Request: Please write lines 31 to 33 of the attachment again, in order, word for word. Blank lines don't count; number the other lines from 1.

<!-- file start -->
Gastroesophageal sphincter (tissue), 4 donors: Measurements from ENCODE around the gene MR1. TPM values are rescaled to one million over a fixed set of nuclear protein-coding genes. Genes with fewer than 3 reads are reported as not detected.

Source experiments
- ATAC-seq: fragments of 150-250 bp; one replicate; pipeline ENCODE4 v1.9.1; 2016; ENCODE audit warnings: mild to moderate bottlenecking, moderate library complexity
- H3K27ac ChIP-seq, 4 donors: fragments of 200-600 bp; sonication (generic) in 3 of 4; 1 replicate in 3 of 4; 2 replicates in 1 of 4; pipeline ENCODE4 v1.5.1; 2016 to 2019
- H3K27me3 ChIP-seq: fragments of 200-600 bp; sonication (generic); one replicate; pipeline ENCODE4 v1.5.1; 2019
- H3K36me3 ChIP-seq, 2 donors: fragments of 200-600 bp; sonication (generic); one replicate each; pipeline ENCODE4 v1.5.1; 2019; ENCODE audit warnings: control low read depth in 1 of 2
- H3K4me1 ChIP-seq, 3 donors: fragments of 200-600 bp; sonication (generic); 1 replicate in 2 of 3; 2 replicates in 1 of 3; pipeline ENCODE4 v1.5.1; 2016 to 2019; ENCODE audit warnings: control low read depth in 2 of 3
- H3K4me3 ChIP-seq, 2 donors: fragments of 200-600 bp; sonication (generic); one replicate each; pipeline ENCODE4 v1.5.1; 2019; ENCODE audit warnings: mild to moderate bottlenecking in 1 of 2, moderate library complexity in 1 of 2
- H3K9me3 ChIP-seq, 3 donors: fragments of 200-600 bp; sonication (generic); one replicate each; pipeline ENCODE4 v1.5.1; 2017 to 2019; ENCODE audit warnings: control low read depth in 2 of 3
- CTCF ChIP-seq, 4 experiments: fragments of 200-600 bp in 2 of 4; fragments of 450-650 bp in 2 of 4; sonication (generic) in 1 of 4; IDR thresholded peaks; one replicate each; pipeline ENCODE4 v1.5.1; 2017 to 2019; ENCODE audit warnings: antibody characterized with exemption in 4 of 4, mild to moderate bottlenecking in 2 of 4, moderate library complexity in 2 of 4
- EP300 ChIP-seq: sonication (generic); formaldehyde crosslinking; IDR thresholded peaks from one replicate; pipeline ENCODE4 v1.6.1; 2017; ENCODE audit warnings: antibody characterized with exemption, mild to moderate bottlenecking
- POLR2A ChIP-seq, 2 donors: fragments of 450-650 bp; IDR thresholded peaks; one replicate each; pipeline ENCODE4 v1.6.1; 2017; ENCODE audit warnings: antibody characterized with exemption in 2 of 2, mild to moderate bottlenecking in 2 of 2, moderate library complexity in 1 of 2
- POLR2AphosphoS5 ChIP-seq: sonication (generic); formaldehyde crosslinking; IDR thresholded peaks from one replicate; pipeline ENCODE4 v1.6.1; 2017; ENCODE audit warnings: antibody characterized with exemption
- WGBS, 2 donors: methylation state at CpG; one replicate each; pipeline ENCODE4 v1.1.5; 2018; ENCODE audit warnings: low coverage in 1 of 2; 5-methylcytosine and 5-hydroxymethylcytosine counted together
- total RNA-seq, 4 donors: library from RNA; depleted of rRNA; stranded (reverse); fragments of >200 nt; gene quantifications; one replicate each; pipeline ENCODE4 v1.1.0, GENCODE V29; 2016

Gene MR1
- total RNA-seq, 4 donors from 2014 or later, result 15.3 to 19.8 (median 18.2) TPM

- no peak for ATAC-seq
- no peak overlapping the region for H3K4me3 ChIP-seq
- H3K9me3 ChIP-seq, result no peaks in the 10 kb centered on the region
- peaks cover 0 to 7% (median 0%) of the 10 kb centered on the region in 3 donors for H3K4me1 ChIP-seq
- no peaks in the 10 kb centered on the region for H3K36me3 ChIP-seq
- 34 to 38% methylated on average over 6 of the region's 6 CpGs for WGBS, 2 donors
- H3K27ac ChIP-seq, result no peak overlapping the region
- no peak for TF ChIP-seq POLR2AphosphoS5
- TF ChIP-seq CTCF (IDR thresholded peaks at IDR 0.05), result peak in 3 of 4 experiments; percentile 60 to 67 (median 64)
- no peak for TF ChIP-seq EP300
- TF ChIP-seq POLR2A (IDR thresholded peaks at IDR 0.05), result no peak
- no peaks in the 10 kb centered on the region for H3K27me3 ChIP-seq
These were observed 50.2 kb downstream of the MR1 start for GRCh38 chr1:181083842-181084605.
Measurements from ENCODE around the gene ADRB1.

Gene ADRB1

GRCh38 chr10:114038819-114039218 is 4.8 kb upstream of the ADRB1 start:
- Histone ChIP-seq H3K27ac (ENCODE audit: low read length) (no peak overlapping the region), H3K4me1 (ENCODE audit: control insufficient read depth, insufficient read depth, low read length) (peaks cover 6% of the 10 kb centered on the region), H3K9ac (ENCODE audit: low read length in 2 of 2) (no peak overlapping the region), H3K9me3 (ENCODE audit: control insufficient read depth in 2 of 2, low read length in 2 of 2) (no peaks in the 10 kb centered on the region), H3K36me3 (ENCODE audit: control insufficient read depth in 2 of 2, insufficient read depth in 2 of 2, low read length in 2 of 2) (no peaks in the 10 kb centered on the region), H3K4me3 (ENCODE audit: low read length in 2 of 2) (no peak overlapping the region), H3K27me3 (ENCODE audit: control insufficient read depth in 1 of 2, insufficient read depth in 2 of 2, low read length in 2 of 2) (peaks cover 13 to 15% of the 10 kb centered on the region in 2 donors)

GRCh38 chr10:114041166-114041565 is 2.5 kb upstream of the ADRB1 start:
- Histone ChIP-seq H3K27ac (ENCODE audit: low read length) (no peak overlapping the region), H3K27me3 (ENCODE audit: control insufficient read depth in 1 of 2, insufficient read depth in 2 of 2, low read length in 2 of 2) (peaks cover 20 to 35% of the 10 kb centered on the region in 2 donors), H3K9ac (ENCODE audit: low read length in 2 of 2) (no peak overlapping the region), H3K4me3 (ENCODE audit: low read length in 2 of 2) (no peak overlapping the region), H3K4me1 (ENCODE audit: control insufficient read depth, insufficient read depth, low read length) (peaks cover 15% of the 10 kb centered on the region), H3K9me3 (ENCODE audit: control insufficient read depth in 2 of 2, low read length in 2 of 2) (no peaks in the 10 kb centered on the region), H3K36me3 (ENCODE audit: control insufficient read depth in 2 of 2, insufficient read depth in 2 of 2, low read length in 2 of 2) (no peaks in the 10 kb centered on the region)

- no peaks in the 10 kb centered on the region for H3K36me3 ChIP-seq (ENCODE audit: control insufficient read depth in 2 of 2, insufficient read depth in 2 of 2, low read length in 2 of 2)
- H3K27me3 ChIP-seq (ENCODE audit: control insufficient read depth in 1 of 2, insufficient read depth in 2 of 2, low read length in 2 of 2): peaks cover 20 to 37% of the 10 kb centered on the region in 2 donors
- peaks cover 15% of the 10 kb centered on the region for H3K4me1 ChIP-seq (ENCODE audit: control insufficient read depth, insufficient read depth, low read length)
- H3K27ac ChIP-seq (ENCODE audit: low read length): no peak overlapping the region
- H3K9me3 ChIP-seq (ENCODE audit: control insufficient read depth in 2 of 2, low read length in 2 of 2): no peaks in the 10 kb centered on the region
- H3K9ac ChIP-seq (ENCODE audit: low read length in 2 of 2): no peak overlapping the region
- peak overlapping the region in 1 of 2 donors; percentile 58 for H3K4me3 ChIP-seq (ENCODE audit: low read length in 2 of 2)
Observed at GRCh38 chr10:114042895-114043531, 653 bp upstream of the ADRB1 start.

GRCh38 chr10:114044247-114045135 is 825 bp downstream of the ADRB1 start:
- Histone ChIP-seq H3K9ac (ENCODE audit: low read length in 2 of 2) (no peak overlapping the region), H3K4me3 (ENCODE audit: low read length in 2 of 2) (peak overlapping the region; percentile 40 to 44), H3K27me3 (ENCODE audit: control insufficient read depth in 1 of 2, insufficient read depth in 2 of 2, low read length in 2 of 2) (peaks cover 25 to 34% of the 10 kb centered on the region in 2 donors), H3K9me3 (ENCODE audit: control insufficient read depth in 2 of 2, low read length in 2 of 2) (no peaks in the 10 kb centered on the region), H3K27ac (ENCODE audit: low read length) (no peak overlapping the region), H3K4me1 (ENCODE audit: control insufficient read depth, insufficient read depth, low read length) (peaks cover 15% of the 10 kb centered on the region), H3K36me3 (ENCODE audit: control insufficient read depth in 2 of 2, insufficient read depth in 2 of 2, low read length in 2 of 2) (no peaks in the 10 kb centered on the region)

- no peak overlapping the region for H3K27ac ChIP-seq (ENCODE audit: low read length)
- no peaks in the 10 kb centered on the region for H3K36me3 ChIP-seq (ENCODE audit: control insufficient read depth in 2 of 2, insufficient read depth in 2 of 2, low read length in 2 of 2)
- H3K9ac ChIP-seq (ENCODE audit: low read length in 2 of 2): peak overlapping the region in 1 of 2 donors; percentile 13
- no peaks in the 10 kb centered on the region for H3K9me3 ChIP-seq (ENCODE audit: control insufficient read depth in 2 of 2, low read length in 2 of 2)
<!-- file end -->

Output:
Measurements from ENCODE around the gene ADRB1.

Gene ADRB1

GRCh38 chr10:114038819-114039218 is 4.8 kb upstream of the ADRB1 start: